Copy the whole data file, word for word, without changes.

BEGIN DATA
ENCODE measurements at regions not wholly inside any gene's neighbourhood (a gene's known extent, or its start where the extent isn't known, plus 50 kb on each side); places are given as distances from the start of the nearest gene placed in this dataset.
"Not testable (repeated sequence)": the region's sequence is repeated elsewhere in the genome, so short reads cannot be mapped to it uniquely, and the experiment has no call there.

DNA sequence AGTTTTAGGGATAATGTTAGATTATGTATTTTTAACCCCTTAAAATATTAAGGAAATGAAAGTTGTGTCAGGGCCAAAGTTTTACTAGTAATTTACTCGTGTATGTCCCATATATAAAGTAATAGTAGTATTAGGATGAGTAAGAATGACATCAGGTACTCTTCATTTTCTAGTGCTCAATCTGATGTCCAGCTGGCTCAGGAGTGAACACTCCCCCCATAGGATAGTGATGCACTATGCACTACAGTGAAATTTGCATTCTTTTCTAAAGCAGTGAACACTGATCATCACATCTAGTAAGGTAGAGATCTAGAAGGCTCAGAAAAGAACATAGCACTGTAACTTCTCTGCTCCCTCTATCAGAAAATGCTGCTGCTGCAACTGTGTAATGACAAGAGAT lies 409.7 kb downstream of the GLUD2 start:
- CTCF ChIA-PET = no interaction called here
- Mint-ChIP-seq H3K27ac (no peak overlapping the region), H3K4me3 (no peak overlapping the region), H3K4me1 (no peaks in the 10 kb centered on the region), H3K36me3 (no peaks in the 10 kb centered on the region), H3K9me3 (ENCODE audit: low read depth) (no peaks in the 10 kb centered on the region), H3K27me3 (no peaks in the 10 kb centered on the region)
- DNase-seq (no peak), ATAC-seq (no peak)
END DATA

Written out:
ENCODE measurements at regions not wholly inside any gene's neighbourhood (a gene's known extent, or its start where the extent isn't known, plus 50 kb on each side); places are given as distances from the start of the nearest gene placed in this dataset.
"Not testable (repeated sequence)": the region's sequence is repeated elsewhere in the genome, so short reads cannot be mapped to it uniquely, and the experiment has no call there.

DNA sequence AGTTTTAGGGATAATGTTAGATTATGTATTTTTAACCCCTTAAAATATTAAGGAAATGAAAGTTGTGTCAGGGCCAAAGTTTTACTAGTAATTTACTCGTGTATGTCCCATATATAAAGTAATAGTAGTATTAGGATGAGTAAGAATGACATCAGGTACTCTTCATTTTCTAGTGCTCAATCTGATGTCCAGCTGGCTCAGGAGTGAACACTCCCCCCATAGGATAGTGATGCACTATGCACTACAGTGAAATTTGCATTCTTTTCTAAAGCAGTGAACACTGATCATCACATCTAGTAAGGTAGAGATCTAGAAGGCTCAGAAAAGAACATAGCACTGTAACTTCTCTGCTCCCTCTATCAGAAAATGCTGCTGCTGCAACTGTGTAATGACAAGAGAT lies 409.7 kb downstream of the GLUD2 start:
- CTCF ChIA-PET = no interaction called here
- Mint-ChIP-seq H3K27ac (no peak overlapping the region), H3K4me3 (no peak overlapping the region), H3K4me1 (no peaks in the 10 kb centered on the region), H3K36me3 (no peaks in the 10 kb centered on the region), H3K9me3 (ENCODE audit: low read depth) (no peaks in the 10 kb centered on the region), H3K27me3 (no peaks in the 10 kb centered on the region)
- DNase-seq (no peak), ATAC-seq (no peak)